What the authors say: “[Oriole Park] merges the charm of a classic old-time ball yard with the comfort and convenience made possible by modernity. That [is] its genius, which may not seem so revolutionary today, but it was when it opened….”
Learned from the book:
• Although many fans just call the park Camden Yards, the full title was meant as a compromise between two groups of officials. One group preferred Oriole Park, the home of the city’s 19th -century National League team; the other group liked Camden Yards, the name of the railroad center that once occupied the site.
• The B&O warehouse, the landmark railroad building that forms the ballpark’s signature backdrop in right field, took as long to restore – three years – as it took to build the stadium.
• The Orioles offer perhaps the best behind-the-scenes ballpark tour in the majors. It lasts two hours. When the authors took it they counted 23 mentions of architect Janet Marie Smith, who went on to lead the recently completed 10-year renovation of Boston’s Fenway Park.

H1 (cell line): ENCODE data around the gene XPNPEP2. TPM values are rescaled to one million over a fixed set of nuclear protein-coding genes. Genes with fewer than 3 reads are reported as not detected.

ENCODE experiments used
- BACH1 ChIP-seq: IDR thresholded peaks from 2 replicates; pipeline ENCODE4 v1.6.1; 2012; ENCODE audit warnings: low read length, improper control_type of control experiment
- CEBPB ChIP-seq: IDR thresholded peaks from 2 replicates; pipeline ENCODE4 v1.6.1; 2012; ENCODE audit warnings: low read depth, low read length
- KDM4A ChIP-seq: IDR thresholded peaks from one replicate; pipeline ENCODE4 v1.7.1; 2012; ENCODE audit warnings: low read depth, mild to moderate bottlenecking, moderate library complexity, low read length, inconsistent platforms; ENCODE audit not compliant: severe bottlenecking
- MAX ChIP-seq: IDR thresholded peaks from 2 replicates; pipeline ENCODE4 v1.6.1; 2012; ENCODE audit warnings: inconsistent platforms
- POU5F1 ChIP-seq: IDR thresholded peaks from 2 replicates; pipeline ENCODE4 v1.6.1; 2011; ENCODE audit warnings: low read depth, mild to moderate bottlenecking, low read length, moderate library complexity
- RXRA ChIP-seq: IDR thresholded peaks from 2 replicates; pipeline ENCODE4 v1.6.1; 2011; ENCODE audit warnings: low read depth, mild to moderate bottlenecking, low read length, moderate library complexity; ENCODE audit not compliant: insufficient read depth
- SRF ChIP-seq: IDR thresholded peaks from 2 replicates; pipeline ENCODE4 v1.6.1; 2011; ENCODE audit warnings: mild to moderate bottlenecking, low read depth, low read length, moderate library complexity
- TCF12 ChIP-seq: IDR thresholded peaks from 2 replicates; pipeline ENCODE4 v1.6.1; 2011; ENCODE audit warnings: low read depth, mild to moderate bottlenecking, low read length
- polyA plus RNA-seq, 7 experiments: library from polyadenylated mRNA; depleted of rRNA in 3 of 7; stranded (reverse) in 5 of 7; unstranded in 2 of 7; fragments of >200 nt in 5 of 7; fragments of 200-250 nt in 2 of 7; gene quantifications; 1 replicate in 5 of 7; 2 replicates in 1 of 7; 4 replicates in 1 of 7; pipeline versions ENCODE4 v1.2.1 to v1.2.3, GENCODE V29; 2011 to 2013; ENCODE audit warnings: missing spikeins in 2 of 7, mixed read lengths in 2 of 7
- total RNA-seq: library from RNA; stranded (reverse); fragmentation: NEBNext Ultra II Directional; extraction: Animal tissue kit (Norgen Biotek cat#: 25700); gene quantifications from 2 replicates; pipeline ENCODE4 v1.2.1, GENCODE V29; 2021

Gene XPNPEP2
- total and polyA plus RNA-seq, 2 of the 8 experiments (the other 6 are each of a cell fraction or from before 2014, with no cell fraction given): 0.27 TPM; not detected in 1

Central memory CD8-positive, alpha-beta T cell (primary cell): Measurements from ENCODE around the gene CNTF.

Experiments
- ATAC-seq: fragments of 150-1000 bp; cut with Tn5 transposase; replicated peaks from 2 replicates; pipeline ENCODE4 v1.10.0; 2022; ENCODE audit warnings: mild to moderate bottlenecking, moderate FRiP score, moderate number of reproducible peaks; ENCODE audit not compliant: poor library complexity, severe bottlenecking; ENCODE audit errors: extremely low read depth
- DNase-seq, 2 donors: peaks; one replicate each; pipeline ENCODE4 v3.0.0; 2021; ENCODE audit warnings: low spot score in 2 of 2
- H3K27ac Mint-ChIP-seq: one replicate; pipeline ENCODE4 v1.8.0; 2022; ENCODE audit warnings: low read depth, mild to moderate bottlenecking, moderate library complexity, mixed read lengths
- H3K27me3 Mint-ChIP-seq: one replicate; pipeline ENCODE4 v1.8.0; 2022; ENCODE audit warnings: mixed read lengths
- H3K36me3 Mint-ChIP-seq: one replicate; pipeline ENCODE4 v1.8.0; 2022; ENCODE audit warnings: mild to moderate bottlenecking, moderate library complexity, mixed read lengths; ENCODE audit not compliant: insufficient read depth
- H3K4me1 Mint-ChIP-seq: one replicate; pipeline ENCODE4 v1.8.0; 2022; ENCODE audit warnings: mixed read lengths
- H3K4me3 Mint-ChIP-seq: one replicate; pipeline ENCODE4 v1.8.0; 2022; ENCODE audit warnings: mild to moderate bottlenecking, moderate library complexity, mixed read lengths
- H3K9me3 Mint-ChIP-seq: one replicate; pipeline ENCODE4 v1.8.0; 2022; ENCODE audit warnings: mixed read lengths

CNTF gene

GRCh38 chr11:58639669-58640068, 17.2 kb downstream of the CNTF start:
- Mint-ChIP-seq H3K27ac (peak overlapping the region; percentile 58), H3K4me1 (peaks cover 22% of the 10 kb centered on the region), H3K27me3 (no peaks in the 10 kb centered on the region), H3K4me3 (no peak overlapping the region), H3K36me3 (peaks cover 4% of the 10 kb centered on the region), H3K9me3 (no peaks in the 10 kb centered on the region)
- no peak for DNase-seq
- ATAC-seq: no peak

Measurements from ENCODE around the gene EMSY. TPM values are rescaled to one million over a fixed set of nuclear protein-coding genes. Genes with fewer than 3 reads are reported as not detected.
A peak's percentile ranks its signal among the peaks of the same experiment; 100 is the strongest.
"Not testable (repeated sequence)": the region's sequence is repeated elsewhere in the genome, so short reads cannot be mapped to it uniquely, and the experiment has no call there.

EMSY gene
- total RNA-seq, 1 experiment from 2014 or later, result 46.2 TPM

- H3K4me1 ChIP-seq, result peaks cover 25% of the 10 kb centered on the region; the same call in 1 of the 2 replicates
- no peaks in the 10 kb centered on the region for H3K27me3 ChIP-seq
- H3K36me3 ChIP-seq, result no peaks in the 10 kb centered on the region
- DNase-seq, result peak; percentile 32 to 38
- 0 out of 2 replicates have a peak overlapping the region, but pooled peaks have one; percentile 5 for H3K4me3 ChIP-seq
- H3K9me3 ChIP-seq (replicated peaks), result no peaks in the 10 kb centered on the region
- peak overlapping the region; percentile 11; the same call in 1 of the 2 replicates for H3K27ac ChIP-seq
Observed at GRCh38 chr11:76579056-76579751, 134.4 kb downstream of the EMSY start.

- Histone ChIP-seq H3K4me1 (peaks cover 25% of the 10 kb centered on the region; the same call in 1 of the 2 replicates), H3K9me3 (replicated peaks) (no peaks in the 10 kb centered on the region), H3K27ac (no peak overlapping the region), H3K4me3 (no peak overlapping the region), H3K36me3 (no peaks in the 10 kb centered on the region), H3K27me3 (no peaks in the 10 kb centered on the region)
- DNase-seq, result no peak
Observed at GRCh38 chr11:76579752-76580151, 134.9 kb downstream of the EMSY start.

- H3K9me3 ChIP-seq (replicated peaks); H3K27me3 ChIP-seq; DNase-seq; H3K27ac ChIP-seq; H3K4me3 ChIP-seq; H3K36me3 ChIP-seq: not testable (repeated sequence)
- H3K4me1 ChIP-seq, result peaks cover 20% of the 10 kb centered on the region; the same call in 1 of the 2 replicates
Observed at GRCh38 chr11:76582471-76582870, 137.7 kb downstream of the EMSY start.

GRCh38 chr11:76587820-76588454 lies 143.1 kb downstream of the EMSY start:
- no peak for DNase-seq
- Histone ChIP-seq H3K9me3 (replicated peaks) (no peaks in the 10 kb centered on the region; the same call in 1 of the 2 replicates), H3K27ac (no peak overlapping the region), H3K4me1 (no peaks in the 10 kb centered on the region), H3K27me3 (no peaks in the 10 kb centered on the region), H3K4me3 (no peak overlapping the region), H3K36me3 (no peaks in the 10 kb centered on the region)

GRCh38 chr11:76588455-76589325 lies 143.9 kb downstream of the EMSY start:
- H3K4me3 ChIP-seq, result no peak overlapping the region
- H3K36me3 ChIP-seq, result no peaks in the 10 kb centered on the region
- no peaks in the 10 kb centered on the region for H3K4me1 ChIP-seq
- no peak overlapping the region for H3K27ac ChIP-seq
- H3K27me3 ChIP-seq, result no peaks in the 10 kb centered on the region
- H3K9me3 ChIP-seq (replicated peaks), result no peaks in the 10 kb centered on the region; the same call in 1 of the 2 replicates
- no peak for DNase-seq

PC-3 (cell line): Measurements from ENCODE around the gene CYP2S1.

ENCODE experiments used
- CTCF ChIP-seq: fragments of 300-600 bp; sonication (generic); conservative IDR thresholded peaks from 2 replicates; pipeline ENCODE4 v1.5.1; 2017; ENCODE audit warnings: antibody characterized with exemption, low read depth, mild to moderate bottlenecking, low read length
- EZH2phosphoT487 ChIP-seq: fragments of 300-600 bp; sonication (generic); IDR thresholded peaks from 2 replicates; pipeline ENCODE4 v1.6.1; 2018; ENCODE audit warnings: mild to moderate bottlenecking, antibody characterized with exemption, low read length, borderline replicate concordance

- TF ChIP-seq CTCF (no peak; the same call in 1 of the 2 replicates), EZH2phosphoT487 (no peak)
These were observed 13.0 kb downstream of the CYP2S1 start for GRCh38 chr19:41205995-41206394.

• Camden Yards has been such a popular destination that attendance reached the 50 million mark faster than at any other park in history. Sadly for the Orioles, the fans of visiting teams sometimes seem to outnumber (or at least out-yell) the locals. This year’s team, which is looking to snap a 14-season losing streak, has thus far generated newfound enthusiasm among the faithful.
• For reasons that aren’t clear, John Denver’s “Thank God I’m a Country Boy” has become the team’s popular seventh-inning anthem.